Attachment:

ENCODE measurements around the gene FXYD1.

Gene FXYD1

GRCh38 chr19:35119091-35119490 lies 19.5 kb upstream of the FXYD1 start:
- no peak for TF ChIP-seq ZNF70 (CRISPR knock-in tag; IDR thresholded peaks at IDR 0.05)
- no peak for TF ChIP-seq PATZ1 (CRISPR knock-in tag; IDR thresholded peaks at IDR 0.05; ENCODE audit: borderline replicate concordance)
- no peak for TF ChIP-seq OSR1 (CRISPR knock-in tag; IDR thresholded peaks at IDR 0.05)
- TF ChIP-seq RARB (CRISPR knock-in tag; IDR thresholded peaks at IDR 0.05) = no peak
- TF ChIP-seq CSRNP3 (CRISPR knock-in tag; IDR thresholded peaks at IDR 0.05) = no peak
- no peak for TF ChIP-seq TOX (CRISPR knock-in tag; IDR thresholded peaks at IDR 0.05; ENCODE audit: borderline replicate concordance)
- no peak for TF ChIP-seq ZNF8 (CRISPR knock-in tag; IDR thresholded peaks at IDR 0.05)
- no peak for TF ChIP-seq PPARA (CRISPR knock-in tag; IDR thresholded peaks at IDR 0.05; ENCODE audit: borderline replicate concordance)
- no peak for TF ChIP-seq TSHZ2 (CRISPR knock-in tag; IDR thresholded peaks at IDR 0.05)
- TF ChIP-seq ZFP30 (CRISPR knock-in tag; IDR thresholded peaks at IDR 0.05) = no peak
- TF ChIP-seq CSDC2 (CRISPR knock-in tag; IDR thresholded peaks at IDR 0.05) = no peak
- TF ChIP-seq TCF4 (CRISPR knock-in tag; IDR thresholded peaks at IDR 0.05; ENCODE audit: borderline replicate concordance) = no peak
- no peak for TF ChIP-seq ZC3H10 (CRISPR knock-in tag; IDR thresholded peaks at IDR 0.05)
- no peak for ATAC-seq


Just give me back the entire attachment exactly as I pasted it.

ENCODE measurements around the gene FXYD1.

Gene FXYD1

GRCh38 chr19:35119091-35119490 lies 19.5 kb upstream of the FXYD1 start:
- no peak for TF ChIP-seq ZNF70 (CRISPR knock-in tag; IDR thresholded peaks at IDR 0.05)
- no peak for TF ChIP-seq PATZ1 (CRISPR knock-in tag; IDR thresholded peaks at IDR 0.05; ENCODE audit: borderline replicate concordance)
- no peak for TF ChIP-seq OSR1 (CRISPR knock-in tag; IDR thresholded peaks at IDR 0.05)
- TF ChIP-seq RARB (CRISPR knock-in tag; IDR thresholded peaks at IDR 0.05) = no peak
- TF ChIP-seq CSRNP3 (CRISPR knock-in tag; IDR thresholded peaks at IDR 0.05) = no peak
- no peak for TF ChIP-seq TOX (CRISPR knock-in tag; IDR thresholded peaks at IDR 0.05; ENCODE audit: borderline replicate concordance)
- no peak for TF ChIP-seq ZNF8 (CRISPR knock-in tag; IDR thresholded peaks at IDR 0.05)
- no peak for TF ChIP-seq PPARA (CRISPR knock-in tag; IDR thresholded peaks at IDR 0.05; ENCODE audit: borderline replicate concordance)
- no peak for TF ChIP-seq TSHZ2 (CRISPR knock-in tag; IDR thresholded peaks at IDR 0.05)
- TF ChIP-seq ZFP30 (CRISPR knock-in tag; IDR thresholded peaks at IDR 0.05) = no peak
- TF ChIP-seq CSDC2 (CRISPR knock-in tag; IDR thresholded peaks at IDR 0.05) = no peak
- TF ChIP-seq TCF4 (CRISPR knock-in tag; IDR thresholded peaks at IDR 0.05; ENCODE audit: borderline replicate concordance) = no peak
- no peak for TF ChIP-seq ZC3H10 (CRISPR knock-in tag; IDR thresholded peaks at IDR 0.05)
- no peak for ATAC-seq